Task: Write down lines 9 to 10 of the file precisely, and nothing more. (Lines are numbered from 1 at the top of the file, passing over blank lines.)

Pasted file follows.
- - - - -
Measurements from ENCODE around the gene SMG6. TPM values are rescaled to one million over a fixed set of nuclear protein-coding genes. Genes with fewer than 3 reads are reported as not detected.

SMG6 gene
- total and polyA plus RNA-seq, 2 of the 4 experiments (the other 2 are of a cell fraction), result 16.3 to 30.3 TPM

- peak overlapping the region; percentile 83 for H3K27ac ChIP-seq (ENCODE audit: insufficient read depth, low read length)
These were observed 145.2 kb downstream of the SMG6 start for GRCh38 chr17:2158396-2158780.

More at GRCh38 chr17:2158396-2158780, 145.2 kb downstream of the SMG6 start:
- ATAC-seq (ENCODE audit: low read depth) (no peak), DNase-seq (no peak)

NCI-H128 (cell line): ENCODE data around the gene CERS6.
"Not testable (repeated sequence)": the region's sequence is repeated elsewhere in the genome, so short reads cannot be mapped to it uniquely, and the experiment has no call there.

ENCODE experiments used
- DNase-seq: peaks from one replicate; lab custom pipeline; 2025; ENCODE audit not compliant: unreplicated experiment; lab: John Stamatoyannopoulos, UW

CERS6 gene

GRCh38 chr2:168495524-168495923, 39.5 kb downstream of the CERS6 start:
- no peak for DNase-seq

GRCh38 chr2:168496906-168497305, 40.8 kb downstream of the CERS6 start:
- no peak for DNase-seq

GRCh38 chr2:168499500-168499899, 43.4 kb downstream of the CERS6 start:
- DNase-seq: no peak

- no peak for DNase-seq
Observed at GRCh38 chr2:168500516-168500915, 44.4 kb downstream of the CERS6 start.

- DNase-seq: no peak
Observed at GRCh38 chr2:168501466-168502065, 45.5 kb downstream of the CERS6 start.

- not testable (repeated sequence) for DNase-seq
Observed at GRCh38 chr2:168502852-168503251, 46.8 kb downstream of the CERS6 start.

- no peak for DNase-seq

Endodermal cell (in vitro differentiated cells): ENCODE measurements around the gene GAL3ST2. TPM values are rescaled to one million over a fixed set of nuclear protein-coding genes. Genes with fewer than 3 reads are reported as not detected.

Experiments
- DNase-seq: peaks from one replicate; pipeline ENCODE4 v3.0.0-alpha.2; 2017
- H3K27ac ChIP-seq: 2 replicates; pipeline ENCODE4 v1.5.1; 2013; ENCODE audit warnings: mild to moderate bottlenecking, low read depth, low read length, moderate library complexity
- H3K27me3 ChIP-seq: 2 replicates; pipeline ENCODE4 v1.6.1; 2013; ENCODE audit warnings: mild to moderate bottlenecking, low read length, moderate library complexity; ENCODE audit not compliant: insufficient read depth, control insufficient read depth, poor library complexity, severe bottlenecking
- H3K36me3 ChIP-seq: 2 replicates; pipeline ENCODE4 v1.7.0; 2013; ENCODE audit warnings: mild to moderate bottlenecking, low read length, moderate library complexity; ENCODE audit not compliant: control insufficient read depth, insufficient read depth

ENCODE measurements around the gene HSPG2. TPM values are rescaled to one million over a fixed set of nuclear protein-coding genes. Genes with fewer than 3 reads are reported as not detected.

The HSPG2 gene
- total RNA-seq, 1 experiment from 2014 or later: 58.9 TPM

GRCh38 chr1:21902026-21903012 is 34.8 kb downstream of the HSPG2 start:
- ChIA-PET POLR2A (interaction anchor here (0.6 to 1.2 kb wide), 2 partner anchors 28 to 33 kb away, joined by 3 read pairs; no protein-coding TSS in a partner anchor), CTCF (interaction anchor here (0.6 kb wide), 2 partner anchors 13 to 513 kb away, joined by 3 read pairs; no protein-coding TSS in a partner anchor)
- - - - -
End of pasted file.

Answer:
"Not testable (repeated sequence)": the region's sequence is repeated elsewhere in the genome, so short reads cannot be mapped to it uniquely, and the experiment has no call there.

ENCODE experiments used